The preliminary results from the November 28 parliamentary elections in Kyrgyzstan show good early results for pro-government parties amid a low-voter turnout in the country of some 6 million people and charges by the opposition of vote-count fraud.
The elections will determine who gets the 90 seats in the unicameral parliament, down from 120 in the previous legislature after a nationwide referendum approved changes to the constitution that gave the president and his government far greater powers.
Here are five takeaways from the elections.
Big Win For Pro-Government Parties
The parties with the three most votes in the elections are all pro-government and are projected to get at least 36 of the 54 party-list seats, as Ata-Jurt (Fatherland) Kyrgyzstan (16.6 percent), Ishenim (Trust) (13.3 percent), and the Yntymak (Harmony) party (10.59 percent) swept the first three spots.
A religious-oriented party that is also seen as mainly pro-government, Yyman Nuru (Ray of Faith) (5.2 percent), was the sixth and final party to gain entry in parliament.
With additional pro-government candidates winning in the single-mandate districts, the government of President Sadyr Japarov should have solid parliamentary support with pro-government parties holding a commanding majority of the seats.
Disappointment, Anger For The Opposition
With so many pro-government parties doing well, it was a very poor showing for the opposition parties, with Butun (United) Kyrgyzstan (6.6 percent) garnering the most votes.
The new Alliance party, which is considered mainly progressive with a lot of younger candidates, will also be positioned with the opposition on many issues. It finished in fourth place with 8.08 percent of the vote.
Ata-Meken (also meaning Fatherland), which is led by longtime opposition leader Omurbek Tekebaev, finished with just 3.42 percent, a poor showing the party leader blamed on voter fraud.
"We were winning at least 8-10 percent, according to our own surveys," said Tekebaev. "On the [Central Election Commission's] first electronic screenshot [that was made public], our party had some 71,000 votes. After the screen was turned off and reloaded again, we [only] had some 41,000 votes. It means votes were stolen from our popular politicians Ali Toktakunov, Tilek Toktogaziev, Natalia Nikitenko, and Klara Sooronkulova."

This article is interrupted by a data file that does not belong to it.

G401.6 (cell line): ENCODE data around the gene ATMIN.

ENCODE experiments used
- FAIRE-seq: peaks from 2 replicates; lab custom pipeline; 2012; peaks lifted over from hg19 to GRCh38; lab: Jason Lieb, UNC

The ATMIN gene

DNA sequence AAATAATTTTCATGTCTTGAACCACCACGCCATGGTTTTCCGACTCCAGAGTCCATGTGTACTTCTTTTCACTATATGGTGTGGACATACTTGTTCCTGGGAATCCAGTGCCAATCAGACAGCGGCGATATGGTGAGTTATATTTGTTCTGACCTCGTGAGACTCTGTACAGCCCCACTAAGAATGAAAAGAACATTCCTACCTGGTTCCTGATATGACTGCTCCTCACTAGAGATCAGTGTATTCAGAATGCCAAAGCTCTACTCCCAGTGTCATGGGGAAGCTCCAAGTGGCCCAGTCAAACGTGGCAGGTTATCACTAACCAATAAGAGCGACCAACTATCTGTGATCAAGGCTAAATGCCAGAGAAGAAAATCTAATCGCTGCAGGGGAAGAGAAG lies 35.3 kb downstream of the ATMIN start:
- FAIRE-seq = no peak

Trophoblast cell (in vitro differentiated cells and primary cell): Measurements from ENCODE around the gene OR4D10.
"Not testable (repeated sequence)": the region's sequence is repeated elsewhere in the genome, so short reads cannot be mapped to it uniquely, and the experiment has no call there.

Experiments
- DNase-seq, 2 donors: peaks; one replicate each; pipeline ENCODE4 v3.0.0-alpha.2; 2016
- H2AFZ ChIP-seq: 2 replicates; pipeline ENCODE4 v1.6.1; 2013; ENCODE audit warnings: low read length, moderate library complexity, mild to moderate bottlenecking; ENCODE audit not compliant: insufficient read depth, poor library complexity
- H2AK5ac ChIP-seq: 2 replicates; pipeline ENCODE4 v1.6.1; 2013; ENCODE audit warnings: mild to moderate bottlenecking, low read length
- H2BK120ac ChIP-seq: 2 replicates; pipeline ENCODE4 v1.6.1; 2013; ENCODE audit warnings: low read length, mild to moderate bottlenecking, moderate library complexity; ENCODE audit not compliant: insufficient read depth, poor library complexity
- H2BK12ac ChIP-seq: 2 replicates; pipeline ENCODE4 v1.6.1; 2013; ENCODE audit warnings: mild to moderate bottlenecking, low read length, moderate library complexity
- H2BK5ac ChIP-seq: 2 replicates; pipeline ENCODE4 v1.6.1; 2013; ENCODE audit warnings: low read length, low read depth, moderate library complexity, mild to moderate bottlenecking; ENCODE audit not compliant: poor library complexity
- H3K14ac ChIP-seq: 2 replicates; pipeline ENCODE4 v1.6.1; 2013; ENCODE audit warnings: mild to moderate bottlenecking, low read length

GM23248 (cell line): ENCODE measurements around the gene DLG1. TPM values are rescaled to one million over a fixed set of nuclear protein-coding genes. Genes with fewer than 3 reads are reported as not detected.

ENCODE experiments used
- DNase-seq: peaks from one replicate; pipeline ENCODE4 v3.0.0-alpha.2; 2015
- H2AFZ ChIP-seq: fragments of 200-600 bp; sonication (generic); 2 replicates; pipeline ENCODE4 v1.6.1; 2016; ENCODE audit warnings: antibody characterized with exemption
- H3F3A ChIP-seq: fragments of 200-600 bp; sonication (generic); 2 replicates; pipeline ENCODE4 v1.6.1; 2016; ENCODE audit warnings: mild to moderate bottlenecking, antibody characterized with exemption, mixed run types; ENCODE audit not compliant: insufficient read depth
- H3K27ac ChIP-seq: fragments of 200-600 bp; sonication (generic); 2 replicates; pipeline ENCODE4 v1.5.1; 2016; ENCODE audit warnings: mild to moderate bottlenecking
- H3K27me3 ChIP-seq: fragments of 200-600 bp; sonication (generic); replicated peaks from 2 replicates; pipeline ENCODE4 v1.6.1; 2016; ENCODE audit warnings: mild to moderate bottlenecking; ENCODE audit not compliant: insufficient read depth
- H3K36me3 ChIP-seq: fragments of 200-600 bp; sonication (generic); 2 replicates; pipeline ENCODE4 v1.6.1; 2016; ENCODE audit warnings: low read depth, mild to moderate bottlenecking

Election Commission Blackout, Large Invalid Vote Total Leads To Fraud Charges
Several opposition parties, including Ata-Meken, Azattyk (Liberty), the Social Democrats, and Uluttar Birimdigi held a press conference in Bishkek after the preliminary vote totals were announced saying they will not recognize the results, charging the Central Election Commission changed vote totals during the 40-minute blackout of its electronic tabulation.
The leader of the Uluttar Birimdigi (One Nation), Nurlan Adaev, said his party had 47,074 votes before the screen went blank and when it came back on it had lost some 17,000 votes.
The parties also said the huge number of invalid ballots -- some 122,000 or nearly 10 percent of all those cast -- leads them to believe that votes were stolen from them. The opposition parties are demanding the elections be annulled and that a date for new elections be announced.
There were also complaints about violations during election day with some claiming that political parties or individual candidates were paying people to go onto minibuses that took them to and from the polling stations in exchange for their vote.
Other voters were seen photographing their completed ballots before dropping them into ballot boxes.
In the past, parties or candidates accused of bribing people to vote for them were reportedly asking voters to take a picture of their ballots after they were filled in as proof that they had cast their vote for the people offering money.
Another complaint stemmed from some of the e-ballot boxes malfunctioning and voters then being asked to leave their completed ballots on tables until the problem was fixed. In some instances, poll workers said they would deposit the ballots themselves.
Despite those voting process complaints, there did appear to be far fewer violations during election campaigning and on election day than has been the case in previous elections.
These parliamentary elections saw the lowest voter turnout of any of the elections previously conducted in Kyrgyzstan with only a reported 32.25 percent of the electorate casting ballots. It is a major decrease from the turnout for the failed parliamentary elections held in October 2020, which was 58.89 percent.
These were the fourth nationwide elections in less than 14 months in Kyrgyzstan and voter turnout has gone down with each new poll.
New System Causes Some Confusion
This was the first time Kyrgyzstan conducted parliamentary elections using a split system.
There are a reduced number of seats available in parliament after a national referendum in April approved a new constitution with a stronger executive branch of government. Of the 90 seats, 54 were chosen from party lists and 36 from voting in single-mandate districts.
Some voters -- confused by the party-list ballot that required a voter to select one of 21 parties and also to choose one of 54 candidates from that party -- were reported to be asking poll workers for assistance. Some cited this is a violation of voter privacy.